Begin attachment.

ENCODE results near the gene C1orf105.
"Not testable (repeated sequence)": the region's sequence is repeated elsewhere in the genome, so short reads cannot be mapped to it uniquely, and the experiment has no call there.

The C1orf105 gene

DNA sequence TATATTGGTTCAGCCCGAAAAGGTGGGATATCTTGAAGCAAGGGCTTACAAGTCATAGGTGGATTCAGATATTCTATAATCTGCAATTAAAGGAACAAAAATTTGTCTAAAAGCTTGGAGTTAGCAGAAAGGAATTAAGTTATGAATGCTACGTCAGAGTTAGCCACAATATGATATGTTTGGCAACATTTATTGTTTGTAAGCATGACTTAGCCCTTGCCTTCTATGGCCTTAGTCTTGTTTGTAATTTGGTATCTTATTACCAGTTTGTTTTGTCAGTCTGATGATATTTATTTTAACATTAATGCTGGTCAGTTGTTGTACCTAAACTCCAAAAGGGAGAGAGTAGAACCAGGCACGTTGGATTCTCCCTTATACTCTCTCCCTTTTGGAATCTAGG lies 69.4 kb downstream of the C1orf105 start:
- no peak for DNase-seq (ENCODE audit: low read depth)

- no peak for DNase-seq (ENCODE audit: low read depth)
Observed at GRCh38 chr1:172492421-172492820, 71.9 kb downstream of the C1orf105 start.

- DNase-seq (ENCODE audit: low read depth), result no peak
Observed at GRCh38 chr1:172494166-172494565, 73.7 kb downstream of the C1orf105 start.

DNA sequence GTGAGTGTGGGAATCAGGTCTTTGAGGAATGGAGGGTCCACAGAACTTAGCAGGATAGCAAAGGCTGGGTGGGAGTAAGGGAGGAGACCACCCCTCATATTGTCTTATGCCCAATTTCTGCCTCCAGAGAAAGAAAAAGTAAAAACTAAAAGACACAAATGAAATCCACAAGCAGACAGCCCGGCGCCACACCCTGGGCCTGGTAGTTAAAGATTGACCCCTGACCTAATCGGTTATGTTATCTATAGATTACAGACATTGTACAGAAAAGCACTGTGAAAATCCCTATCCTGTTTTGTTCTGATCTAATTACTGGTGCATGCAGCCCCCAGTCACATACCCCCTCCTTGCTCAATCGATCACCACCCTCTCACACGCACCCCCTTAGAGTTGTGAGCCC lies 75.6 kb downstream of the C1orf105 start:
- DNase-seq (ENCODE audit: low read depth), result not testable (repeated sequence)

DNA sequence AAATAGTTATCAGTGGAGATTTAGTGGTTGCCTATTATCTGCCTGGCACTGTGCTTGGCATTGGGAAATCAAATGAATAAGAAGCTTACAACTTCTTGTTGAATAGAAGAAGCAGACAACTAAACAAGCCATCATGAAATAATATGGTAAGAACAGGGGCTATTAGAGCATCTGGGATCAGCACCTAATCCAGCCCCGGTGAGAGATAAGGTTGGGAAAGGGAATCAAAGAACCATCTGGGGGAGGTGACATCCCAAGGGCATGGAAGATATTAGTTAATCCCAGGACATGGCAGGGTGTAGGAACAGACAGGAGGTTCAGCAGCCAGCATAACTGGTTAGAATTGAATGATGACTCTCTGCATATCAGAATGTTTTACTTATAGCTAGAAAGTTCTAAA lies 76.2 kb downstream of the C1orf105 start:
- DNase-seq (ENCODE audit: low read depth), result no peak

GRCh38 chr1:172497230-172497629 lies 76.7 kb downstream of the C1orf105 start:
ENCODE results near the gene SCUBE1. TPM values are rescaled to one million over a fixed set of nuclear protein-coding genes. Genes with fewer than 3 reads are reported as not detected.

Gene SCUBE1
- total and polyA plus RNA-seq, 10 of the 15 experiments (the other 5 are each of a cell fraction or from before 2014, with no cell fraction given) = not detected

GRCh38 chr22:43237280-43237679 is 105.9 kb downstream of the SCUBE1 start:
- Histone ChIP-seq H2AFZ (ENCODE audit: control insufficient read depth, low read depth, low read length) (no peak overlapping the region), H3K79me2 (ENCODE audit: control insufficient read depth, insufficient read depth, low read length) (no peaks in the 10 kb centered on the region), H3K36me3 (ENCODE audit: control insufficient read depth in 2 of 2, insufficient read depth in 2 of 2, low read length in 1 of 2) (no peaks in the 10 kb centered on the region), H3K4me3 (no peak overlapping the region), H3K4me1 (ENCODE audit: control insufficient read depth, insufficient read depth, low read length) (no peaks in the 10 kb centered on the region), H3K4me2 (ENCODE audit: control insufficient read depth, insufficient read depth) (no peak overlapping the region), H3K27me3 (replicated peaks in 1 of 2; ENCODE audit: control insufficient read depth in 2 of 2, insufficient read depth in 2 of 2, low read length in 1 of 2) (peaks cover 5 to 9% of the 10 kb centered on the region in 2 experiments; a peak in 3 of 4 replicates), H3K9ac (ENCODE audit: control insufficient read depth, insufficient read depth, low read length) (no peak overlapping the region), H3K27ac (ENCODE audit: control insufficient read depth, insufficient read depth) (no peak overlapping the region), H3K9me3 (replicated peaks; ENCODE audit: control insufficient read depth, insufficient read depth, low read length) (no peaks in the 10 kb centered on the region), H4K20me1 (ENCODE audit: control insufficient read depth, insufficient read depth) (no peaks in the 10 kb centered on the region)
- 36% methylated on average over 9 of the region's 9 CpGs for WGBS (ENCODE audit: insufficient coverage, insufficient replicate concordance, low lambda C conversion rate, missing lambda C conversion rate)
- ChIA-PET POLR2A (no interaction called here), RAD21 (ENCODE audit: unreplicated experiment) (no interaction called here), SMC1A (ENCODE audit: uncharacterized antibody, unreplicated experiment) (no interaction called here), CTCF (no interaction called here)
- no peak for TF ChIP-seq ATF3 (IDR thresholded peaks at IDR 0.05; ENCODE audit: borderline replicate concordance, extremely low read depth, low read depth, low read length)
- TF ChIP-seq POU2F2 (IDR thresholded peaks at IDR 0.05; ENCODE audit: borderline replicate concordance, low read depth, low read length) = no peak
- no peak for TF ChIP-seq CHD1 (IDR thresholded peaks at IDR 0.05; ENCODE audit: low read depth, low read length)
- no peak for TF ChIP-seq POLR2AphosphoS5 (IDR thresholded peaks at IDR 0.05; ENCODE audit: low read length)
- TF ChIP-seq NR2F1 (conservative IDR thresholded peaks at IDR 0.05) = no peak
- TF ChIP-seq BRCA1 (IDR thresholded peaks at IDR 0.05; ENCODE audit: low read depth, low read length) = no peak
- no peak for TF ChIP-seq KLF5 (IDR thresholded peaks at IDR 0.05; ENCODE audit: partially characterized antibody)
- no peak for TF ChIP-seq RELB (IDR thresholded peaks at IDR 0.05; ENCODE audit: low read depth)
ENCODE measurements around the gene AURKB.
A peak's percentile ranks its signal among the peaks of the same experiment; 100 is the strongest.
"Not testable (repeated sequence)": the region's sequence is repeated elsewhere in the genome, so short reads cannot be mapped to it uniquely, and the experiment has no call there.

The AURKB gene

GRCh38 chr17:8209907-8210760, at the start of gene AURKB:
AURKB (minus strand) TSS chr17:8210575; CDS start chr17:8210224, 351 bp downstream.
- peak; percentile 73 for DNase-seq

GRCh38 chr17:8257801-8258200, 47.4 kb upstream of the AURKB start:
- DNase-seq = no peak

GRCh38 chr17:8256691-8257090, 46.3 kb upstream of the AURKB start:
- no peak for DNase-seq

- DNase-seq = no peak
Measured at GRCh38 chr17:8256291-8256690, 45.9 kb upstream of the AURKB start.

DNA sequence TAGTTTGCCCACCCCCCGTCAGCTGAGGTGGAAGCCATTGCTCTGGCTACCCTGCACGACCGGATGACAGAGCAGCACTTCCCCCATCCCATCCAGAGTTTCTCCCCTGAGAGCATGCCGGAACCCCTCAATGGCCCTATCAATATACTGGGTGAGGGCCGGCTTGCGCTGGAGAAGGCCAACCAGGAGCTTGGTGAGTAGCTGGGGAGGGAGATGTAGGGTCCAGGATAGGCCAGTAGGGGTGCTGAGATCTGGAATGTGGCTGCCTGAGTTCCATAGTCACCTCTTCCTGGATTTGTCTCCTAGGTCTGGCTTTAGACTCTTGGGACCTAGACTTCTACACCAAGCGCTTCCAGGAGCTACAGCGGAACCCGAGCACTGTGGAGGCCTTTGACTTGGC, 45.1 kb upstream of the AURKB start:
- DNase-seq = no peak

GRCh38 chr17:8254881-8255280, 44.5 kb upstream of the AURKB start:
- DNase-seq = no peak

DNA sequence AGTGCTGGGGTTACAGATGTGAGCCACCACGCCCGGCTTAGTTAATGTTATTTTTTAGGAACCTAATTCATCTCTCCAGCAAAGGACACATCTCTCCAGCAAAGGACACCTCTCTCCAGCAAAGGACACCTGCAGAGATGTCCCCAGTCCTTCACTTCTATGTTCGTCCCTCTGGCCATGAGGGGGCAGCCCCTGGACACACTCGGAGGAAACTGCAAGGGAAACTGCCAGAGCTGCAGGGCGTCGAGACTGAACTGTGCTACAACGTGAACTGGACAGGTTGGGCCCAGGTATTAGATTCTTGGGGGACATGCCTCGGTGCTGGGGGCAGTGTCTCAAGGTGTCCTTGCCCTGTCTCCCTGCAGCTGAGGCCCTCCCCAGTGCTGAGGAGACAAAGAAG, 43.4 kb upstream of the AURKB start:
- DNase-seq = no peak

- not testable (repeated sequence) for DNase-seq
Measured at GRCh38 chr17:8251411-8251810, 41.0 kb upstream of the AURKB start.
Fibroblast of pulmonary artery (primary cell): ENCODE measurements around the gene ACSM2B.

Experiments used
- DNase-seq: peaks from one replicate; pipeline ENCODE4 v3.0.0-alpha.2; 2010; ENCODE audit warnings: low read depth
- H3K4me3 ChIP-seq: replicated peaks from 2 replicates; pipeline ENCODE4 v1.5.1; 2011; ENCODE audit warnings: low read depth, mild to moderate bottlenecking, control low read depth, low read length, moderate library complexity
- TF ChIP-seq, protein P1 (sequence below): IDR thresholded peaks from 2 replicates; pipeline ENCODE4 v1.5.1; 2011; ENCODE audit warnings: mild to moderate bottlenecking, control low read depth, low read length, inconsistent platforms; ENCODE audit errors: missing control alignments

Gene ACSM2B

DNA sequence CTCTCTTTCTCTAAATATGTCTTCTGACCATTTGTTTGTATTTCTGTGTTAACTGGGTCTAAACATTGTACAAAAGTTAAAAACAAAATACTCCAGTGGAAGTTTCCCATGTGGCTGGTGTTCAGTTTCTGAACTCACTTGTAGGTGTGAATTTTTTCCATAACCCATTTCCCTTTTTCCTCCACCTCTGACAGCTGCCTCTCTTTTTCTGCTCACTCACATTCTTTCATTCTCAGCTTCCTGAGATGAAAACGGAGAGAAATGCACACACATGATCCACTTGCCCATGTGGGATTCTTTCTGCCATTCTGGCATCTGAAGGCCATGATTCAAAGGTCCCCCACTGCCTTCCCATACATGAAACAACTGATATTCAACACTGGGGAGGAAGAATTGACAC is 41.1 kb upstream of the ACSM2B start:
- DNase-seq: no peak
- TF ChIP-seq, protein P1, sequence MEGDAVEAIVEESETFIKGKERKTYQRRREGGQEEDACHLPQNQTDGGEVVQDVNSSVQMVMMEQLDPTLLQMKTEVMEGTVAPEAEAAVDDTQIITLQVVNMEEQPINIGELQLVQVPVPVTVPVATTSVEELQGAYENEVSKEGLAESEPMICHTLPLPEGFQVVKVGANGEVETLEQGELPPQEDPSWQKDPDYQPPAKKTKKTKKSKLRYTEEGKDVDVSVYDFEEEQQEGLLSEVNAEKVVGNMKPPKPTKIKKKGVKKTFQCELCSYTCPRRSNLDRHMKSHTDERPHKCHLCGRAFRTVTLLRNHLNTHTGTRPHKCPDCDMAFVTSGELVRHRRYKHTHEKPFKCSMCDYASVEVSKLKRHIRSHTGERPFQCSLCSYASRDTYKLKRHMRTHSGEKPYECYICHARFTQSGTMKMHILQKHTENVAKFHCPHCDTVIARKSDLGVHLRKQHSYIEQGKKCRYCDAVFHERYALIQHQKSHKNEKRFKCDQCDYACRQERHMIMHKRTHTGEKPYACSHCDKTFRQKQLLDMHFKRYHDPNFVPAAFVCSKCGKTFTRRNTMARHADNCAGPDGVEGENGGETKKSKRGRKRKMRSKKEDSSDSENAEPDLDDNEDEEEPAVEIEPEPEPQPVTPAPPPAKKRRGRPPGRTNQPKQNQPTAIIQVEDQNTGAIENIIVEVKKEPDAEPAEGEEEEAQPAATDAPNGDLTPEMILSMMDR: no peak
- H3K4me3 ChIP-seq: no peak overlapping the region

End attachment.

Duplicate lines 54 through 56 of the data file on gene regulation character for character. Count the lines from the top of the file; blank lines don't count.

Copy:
- H3K4me3 ChIP-seq: replicated peaks from 2 replicates; pipeline ENCODE4 v1.5.1; 2011; ENCODE audit warnings: low read depth, mild to moderate bottlenecking, control low read depth, low read length, moderate library complexity
- TF ChIP-seq, protein P1 (sequence below): IDR thresholded peaks from 2 replicates; pipeline ENCODE4 v1.5.1; 2011; ENCODE audit warnings: mild to moderate bottlenecking, control low read depth, low read length, inconsistent platforms; ENCODE audit errors: missing control alignments

Gene ACSM2B